• Supporters came by the dozens for LB139, with only a few offering support for both bills (NHA being one). Trial attorneys and the AARP were among those in opposition.
  • Senator Lathrop closed on his bill, LB52, with concern that COVID-19 immunity is even necessary to consider before the Legislature. Especially without retroactivity — which is unconstitutional, according to the Nebraska Supreme Court — the bill may be old news by the time the Legislature advances it, assuming that it does.

This week’s hearings include, but are not limited to:

Tuesday, Feb. 22 - RECESS DAY Tuesday, Feb. 23 Wednesday, Feb. 24 Thursday, Feb. 25 Friday, Feb. 26
LB281 (Albrecht) : Require child sexual abuse prevention instructional programs for school students and staff Agency 25 (HHS) Hearing before Appropriations Committee Agency 25 (HHS) Hearing before Appropriations Committee LB284 (Cavanaugh): Provide requirements regarding federal funds under the Governor's Emergency Program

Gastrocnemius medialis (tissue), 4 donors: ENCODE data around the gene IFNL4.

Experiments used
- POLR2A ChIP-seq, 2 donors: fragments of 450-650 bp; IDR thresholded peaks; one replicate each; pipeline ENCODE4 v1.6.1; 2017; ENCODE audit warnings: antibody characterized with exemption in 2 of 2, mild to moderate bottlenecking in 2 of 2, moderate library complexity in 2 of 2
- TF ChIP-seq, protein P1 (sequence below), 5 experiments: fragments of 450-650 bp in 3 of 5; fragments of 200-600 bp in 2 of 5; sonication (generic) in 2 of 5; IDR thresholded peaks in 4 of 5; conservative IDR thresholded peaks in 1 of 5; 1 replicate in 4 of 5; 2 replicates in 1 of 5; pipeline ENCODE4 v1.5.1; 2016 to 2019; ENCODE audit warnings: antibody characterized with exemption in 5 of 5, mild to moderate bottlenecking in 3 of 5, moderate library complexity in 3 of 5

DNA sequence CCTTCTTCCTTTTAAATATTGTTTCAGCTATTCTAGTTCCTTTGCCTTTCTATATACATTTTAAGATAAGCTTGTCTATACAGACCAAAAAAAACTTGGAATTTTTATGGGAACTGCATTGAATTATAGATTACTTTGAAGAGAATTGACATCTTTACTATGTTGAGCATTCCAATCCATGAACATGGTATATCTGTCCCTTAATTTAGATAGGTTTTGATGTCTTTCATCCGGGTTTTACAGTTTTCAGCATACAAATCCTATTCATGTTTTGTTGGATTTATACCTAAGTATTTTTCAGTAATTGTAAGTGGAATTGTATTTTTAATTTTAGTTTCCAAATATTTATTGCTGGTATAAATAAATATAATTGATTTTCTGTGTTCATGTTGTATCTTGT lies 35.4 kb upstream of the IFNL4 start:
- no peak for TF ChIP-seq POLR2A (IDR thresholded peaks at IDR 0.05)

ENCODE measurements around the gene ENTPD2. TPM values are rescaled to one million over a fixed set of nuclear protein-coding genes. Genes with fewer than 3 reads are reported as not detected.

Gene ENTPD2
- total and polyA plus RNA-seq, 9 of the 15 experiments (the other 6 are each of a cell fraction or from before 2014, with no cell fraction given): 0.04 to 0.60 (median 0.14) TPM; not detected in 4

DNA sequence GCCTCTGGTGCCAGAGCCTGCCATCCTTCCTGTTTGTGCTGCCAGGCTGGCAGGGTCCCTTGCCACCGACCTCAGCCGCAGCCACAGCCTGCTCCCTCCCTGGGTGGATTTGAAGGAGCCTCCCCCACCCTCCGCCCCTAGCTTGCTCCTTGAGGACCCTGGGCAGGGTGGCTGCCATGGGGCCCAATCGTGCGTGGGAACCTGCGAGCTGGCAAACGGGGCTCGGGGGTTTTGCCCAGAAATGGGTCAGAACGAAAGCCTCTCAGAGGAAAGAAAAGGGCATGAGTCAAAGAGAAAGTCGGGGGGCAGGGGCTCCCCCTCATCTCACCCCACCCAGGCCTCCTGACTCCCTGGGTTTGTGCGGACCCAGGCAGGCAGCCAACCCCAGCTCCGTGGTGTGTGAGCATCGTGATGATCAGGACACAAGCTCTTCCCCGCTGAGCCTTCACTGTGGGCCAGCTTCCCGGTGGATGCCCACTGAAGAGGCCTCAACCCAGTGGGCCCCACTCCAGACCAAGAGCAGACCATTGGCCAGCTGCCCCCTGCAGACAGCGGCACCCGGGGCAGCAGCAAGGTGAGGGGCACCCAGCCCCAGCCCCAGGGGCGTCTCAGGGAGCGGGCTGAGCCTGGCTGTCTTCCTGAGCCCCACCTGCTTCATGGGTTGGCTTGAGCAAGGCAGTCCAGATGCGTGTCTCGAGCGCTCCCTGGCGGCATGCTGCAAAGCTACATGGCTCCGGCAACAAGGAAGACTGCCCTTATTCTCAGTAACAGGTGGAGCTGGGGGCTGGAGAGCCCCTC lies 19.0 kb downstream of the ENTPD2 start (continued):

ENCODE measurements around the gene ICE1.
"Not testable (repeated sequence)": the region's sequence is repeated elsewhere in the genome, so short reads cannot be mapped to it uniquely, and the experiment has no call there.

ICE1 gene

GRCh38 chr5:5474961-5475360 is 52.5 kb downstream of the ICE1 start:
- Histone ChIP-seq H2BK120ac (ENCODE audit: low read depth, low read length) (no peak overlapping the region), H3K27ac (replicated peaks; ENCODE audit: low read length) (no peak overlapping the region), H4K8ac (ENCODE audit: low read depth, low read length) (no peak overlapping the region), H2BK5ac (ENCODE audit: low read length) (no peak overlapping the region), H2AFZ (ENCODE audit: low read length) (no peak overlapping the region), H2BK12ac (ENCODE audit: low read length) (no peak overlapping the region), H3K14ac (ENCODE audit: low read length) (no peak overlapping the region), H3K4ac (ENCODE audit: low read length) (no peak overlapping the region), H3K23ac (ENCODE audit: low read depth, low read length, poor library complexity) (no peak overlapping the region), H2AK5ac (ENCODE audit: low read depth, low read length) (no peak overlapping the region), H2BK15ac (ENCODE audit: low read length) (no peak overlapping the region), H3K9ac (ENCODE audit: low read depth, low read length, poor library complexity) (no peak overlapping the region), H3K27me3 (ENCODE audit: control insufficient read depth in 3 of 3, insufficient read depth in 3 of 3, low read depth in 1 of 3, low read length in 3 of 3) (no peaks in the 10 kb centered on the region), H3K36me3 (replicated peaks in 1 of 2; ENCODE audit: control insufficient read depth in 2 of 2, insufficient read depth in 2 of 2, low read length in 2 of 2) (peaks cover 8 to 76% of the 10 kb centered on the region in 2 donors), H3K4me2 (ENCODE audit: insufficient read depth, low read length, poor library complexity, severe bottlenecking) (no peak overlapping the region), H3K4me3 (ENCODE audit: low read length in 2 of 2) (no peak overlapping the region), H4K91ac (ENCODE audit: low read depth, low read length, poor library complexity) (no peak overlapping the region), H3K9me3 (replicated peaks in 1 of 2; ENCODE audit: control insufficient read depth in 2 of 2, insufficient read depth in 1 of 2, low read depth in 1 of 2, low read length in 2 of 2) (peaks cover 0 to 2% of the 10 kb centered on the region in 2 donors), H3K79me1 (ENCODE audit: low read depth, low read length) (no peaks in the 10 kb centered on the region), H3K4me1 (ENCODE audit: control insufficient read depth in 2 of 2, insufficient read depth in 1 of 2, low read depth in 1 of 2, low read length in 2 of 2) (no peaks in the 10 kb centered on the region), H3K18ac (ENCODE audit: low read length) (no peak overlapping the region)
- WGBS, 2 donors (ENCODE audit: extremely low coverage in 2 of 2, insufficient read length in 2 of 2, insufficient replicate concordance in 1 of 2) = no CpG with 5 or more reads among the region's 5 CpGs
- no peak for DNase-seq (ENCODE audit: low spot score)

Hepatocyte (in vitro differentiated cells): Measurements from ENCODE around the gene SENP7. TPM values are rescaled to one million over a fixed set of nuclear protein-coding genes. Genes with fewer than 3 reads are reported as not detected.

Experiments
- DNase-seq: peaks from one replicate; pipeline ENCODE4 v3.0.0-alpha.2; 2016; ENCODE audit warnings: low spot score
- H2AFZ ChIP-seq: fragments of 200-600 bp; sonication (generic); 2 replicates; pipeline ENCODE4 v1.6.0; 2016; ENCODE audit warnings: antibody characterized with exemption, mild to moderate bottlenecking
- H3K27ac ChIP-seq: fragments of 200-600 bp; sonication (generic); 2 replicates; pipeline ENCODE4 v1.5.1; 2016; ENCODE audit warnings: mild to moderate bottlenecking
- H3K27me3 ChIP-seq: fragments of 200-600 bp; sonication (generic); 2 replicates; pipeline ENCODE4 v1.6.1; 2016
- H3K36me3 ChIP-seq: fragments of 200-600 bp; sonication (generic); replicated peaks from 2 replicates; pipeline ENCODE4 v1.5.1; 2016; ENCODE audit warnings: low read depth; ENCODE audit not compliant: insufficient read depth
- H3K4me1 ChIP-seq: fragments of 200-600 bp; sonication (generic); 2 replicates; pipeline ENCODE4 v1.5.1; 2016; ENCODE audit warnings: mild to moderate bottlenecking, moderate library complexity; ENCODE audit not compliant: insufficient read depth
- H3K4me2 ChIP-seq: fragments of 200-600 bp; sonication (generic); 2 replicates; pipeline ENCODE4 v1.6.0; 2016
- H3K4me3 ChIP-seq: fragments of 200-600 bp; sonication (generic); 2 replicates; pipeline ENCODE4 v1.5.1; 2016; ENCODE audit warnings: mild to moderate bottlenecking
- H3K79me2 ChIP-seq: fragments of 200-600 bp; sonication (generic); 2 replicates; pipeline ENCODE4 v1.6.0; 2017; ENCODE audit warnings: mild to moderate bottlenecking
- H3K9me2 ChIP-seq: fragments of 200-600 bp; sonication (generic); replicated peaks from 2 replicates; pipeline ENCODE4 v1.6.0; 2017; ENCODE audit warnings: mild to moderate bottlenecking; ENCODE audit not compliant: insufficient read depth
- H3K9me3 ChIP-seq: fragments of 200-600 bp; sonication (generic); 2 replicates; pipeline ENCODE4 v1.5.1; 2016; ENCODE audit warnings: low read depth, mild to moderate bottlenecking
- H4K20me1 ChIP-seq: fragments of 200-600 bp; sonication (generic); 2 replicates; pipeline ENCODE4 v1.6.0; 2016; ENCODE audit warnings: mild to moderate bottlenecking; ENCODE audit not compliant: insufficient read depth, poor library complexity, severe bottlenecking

LB166 (Geist): Provide for Josh the Otter-Be Safe Around Water Plates and provide powers and duties for the Game and Parks Commission LB464 (Bostar): State intent regarding behavioral health aid funding LB426 (HHS): Require DHHS to conduct a cost analysis for capital improvement and structural changes at the Youth Rehabilitation and Treatment Center Kearney LR27CA (M. Hansen): Constitutional amendment to provide legislative authority in emergencies resulting from a pandemic
LB215 (Hughes): Change 911 service surcharge provisions LB225 (Hilkemann) Increase rates for developmental disability providers LB585 (Vargas): Appropriate funds to local public health
LB231 (Hunt): Prohibit conversion therapy
LB483 (M. Cavanaugh) Increase funds to Division of Developmental Disability LB625 (Vargas): Impose a surtax on certain taxable income and use the tax proceeds for early childhood education LB120 (Hunt): Prohibit discrimination based upon sexual orientation and gender identity